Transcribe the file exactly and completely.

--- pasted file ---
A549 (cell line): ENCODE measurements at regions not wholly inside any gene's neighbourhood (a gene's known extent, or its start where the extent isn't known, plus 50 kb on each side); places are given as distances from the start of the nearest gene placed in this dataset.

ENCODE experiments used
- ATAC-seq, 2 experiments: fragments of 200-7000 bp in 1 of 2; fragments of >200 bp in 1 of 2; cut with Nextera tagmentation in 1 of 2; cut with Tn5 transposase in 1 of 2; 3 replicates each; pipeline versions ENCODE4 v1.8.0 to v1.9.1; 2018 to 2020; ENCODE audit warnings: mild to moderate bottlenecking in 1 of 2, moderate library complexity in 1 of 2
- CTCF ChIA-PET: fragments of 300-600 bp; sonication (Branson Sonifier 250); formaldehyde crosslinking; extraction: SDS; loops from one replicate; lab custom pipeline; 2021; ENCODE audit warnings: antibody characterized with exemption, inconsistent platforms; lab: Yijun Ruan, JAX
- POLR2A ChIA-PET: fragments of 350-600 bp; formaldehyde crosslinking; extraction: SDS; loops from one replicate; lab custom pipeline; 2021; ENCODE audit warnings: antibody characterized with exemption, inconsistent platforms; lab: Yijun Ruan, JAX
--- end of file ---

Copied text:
A549 (cell line): ENCODE measurements at regions not wholly inside any gene's neighbourhood (a gene's known extent, or its start where the extent isn't known, plus 50 kb on each side); places are given as distances from the start of the nearest gene placed in this dataset.

ENCODE experiments used
- ATAC-seq, 2 experiments: fragments of 200-7000 bp in 1 of 2; fragments of >200 bp in 1 of 2; cut with Nextera tagmentation in 1 of 2; cut with Tn5 transposase in 1 of 2; 3 replicates each; pipeline versions ENCODE4 v1.8.0 to v1.9.1; 2018 to 2020; ENCODE audit warnings: mild to moderate bottlenecking in 1 of 2, moderate library complexity in 1 of 2
- CTCF ChIA-PET: fragments of 300-600 bp; sonication (Branson Sonifier 250); formaldehyde crosslinking; extraction: SDS; loops from one replicate; lab custom pipeline; 2021; ENCODE audit warnings: antibody characterized with exemption, inconsistent platforms; lab: Yijun Ruan, JAX
- POLR2A ChIA-PET: fragments of 350-600 bp; formaldehyde crosslinking; extraction: SDS; loops from one replicate; lab custom pipeline; 2021; ENCODE audit warnings: antibody characterized with exemption, inconsistent platforms; lab: Yijun Ruan, JAX